ENLIGHTEN UP! a blog
Self-awareness stories: lighting our way to clarity, contentment and resilience in a complicated world.
ENLIGHTEN UP! a blog
Self-awareness stories: lighting our way to clarity, contentment and resilience in a complicated world.
Embrace Your Wobbles:
Wisdom From the Yoga Mat
Guest post by Priscilla Shumway
“Yoga is not a work-out, it is a work-in. And this is the point of spiritual practice; to make us teachable; to open up our hearts and focus our awareness so that we can know what we already know and be who we already are.” -Rolf Gates
In the New Year as we begin our practice again and again, we will face challenging poses. Along with these poses we may experience wobbles: those physical and mental challenges that are an unavoidable part of our yoga practice and life itself. Can we become aware of an ongoing inner dialogue of multiple voices, each offering an opinion on how we should proceed when we encounter these wobbles? Here is what you might hear:
“Hey, take it easy. You don’t have to prove anything. This is your practice. Take a break in child’s pose.”
“Oh, no. No breaks. Keep up the hard work. If you keep up these classes, you will build strength and not have these pesky shoulders and elbow problems.”
“Hey, slow down. Don’t hurt yourself. Is it your ego that is pushing you? Are you trying to keep up with the younger students to prove a point?”
“No, no! You always take easy classes. You know you have to build bone mass and muscle as you get older. These harder classes are good for you. The more down dogs and planks you do, the stronger you will get, and your shoulder problems will go away.”
“If I hurt myself I won’t want to come to class. I don’t have to work so hard. I can get just as much out of the gentle classes.”
All of us have multiple voices inside us. They are part of the ongoing narrative of the mind. Each voice expresses a specific opinion regarding how we should respond to a wobble (the challenge at the moment). Sylvia Boorstein, a teacher in the Buddhist tradition, suggests we name these voices. She refers to that first voice in my ongoing dialogue as the grandmother’s voice, the voice suggesting, “Take it easy. Don’t push. In fact, why not sit down and have a cup of tea!” Wisdom is understanding in every moment which voice to listen to and which to ignore. Our inner dialog often vacillates between taking the path of least resistance (the grandmother’s voice) versus the path that embraces the challenge. The issue of trying to discern which voice to listen to at any given moment is the lesson here.
How many voices do you hear when you experience a wobble? Which voice do you listen to, and which do you ignore?
Try to think of a wobble as a call to action, but there are usually multiple options for responding to any wobble. How do I decide which is appropriate for me at that moment, on that day?
From Thought to Action: Discerning Which Path to Take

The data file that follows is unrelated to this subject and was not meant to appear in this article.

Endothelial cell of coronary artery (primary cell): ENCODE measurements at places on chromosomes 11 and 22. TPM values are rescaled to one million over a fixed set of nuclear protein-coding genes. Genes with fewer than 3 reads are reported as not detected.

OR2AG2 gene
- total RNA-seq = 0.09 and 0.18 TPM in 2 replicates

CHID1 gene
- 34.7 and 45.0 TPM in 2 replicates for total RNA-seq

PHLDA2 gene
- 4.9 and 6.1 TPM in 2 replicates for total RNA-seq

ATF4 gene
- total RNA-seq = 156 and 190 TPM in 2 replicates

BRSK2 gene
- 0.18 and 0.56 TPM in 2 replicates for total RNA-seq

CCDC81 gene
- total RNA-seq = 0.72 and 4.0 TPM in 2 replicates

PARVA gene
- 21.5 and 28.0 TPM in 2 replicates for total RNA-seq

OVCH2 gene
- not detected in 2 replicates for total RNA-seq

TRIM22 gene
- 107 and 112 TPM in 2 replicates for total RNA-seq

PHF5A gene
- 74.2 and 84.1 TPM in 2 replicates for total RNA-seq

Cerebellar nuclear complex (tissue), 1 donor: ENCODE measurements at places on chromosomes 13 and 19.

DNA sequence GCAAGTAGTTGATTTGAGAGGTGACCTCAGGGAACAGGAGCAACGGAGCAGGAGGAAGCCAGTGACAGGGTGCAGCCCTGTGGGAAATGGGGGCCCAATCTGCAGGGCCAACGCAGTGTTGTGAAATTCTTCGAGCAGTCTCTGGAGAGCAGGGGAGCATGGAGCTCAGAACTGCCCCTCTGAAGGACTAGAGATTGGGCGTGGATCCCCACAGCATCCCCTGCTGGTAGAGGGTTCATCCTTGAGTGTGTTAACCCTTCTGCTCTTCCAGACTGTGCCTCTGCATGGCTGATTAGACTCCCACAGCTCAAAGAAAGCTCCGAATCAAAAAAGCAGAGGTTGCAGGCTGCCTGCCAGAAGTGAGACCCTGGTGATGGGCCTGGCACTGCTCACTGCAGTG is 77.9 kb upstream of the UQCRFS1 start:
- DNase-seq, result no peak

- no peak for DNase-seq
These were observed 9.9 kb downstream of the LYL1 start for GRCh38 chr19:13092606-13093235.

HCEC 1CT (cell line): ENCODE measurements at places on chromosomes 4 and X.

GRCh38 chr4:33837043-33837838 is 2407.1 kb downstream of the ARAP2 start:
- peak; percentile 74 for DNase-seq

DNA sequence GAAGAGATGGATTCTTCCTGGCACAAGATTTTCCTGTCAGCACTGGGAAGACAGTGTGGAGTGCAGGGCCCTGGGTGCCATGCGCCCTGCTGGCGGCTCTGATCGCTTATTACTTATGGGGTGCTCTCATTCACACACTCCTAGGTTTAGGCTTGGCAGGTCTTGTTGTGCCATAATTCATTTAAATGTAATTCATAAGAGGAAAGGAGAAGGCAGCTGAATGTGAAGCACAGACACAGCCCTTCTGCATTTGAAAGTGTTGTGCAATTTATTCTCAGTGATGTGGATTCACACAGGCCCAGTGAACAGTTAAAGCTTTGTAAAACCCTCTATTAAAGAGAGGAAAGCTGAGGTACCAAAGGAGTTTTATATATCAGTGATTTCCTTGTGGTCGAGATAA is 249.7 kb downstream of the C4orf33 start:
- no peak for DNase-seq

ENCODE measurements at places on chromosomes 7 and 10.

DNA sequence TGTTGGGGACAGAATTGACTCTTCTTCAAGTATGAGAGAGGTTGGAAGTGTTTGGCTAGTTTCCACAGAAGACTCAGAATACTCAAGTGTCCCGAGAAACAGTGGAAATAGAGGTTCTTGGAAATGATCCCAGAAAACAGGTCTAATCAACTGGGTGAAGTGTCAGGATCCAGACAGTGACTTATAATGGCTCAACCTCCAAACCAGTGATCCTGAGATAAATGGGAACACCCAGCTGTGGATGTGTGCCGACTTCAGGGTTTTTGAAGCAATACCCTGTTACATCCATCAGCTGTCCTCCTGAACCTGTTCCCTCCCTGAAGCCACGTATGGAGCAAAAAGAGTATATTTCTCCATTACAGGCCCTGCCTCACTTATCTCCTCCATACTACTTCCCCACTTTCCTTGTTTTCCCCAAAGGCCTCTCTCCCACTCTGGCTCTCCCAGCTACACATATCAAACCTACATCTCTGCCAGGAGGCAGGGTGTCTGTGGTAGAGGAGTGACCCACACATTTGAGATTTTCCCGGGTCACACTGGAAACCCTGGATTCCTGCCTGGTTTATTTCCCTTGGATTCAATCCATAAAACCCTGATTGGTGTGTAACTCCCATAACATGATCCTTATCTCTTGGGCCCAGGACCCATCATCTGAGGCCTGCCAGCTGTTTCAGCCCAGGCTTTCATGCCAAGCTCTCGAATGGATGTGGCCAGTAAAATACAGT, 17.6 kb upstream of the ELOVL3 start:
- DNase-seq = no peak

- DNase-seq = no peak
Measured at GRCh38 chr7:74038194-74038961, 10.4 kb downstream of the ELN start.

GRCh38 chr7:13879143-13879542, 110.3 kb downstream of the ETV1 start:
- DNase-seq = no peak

In yoga, as in life, we are often faced with deciding which path or action to take from among several options that may vary in their degree of challenge. For example, which yoga class to take (easy versus hard) or the decision to use (or not use) external support during a challenging pose. According to Wikipedia, in physics, the path of least resistance is defined as the “physical pathway that provides the least resistance to forward motion by a given object or entity, among a set of alternative paths.” The path of least resistance represents the easiest course of action. It is the action requiring the least effort and resulting in the least upheaval, unpleasantness, or drama. According to numerous psychologists, humans are hardwired to take the easy route. More often, we choose to rely on experience and continue with what has worked for us before or what is most pleasant and less painful. Perhaps the love of gentle yoga classes reflects this hardwired impulse to take the easy route. While taking the path of least resistance may be our default inclination, it is crucial in life, both on and off the mat, to pause and consider if this is the right path.
Choosing the path of least resistance may determine how we deal with a friend with whom we disagree. By not challenging them and stating our truth to avoid unpleasantness, we may be taking the path of least resistance. Staying quiet instead of confronting an issue may be taking the path of least resistance. But it is only by facing our inner resistance, ignoring our grandmother’s voice, and engaging in a challenge that we grow and move forward. Wobbles exist more often on the path of greatest resistance.
“When you are challenged, you are asked to become more than you were. That means creating new perspectives, acquiring new skills, and pushing boundaries. In other words, you have to expand your understanding to be able to overcome the obstacles facing you.” (Thomas Oppong, author and columnist.)
And so, on the mat and off, when faced with life’s challenges and wobbles, it is vital that we pause and ask ourselves, which path should I take? Is this a time to take the path of least resistance or accept the more challenging path? Or is there a Middle Way?
Taking the Middle Way
Buddha describes the Middle Way as the path of moderation, the way between the extremes of self-indulgence and self- denial. Is there a Middle Way beyond the path of least resistance and the path of the most resistance? When faced with wobbles both on and off the yoga mat, can I find a Middle Way, neither avoiding all nor accepting all challenges? I believe I can.
Here are some Middle Way intentions to consider:
To experience wobbles in life both on and off the yoga mat is to realize we are still learning, still growing—and this is extremely important. Each day, each breath brings with it another opportunity to experience the gifts and wobbles of life!
Priscilla Shumway, M.Ed spent 25 years as a corporate trainer, travelling nationally and internationally. She has been a contributing author in 5 books on education and training and was the co-editor on Real Women, Real Leaders published by Wiley Publishing. A yoga student for over 18 years, she worked collaboratively with several others to reveal personal journeys both on and off the mat in the book Embrace Your Wobbles. https://www.embraceyourwobblesyoga.com
An interview with Beth Gibbs
By Nina Zolotow, Editor in Chief of the Yoga for Healthy Aging blog
Nina: Beth, I’m so excited that you have a new book out! So I thought today we should let our readers know a little something about the book and why you decided to write it. For those who don’t know much about you, can you start by telling us a bit about yourself and your yoga background and experience?
Beth: My yoga journey began six months after the birth of my son. I was on maternity leave, and feeling overwhelmed by new mom responsibilities so I started looking for help in one of my favorite places, a brick and mortar bookstore.